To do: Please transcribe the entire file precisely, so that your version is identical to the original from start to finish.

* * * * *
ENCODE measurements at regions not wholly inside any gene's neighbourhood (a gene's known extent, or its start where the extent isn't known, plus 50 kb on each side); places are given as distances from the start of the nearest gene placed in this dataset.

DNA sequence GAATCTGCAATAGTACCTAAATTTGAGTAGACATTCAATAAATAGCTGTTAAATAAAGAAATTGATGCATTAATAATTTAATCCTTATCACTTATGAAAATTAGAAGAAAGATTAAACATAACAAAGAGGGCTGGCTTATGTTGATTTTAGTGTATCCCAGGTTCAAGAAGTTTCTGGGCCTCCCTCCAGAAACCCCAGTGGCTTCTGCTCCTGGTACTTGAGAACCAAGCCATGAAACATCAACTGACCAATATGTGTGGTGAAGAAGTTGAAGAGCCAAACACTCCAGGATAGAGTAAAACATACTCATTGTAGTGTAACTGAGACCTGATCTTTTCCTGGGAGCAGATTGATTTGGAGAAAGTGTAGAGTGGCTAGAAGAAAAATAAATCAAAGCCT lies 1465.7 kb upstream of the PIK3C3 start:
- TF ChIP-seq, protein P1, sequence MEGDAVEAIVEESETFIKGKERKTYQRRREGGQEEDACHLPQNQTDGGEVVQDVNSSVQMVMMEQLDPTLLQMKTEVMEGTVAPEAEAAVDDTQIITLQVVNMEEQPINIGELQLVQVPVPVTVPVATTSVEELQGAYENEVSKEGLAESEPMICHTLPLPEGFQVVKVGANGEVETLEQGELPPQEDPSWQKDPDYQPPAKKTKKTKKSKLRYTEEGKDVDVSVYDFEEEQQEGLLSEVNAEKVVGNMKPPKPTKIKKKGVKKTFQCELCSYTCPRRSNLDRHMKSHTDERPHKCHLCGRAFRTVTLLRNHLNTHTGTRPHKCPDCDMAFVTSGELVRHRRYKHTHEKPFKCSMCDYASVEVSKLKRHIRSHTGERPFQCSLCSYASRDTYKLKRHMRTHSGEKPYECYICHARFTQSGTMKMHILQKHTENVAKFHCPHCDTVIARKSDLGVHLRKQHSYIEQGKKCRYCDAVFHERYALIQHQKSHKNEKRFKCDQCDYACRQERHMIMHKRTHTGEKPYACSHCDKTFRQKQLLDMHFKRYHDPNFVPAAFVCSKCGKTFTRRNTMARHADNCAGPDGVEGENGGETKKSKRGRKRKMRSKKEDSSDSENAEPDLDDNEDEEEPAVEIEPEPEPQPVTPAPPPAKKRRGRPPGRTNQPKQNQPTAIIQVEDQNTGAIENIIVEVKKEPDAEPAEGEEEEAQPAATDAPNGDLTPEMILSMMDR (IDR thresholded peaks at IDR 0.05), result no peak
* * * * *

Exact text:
ENCODE measurements at regions not wholly inside any gene's neighbourhood (a gene's known extent, or its start where the extent isn't known, plus 50 kb on each side); places are given as distances from the start of the nearest gene placed in this dataset.

DNA sequence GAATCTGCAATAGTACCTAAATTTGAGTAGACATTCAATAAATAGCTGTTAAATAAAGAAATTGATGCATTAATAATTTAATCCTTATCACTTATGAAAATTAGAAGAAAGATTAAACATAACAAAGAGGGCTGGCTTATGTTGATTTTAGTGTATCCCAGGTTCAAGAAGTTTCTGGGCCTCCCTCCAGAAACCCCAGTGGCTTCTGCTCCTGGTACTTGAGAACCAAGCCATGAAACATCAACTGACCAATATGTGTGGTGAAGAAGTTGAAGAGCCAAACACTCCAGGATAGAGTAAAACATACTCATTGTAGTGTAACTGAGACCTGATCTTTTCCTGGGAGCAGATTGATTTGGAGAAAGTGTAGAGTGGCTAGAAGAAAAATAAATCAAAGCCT lies 1465.7 kb upstream of the PIK3C3 start:
- TF ChIP-seq, protein P1, sequence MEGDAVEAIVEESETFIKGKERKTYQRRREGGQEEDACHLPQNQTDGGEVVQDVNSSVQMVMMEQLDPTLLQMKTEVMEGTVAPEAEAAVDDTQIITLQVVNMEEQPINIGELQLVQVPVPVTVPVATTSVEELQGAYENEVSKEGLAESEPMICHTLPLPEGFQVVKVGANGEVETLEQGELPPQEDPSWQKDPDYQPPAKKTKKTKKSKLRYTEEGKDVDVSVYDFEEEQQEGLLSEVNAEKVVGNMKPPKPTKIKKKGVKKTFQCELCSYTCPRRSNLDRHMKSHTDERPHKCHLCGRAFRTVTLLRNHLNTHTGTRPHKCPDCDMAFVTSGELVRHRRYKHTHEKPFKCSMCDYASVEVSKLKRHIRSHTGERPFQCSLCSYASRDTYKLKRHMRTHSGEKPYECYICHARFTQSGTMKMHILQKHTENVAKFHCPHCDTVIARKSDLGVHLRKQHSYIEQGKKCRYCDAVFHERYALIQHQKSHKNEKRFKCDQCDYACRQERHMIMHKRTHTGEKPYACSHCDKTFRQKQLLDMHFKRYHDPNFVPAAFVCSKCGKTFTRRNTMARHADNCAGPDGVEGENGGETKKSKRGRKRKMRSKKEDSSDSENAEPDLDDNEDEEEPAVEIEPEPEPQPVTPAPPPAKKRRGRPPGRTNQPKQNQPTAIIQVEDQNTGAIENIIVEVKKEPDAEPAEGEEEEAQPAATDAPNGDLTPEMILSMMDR (IDR thresholded peaks at IDR 0.05), result no peak